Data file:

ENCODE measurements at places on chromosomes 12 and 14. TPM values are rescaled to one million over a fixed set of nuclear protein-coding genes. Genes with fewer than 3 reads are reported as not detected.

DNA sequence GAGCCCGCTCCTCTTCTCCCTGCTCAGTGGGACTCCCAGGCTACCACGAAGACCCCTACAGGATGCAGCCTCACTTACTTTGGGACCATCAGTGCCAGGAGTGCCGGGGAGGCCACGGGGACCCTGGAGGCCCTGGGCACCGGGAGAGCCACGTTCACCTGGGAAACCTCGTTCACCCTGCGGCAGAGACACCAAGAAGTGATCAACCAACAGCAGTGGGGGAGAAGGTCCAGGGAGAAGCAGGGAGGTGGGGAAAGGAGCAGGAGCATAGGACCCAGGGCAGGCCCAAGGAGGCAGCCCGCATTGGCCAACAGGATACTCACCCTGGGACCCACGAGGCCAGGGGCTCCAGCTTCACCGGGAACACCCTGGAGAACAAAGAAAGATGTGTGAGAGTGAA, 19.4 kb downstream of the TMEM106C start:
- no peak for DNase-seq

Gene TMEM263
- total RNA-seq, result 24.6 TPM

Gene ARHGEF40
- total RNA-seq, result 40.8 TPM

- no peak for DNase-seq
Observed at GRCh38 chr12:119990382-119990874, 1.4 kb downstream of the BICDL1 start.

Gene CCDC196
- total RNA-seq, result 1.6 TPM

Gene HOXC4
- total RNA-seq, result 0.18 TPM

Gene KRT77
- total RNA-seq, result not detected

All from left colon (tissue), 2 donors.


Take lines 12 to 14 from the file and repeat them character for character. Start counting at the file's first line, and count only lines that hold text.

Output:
Gene HOXC4
- total RNA-seq, result 0.18 TPM

Gene KRT77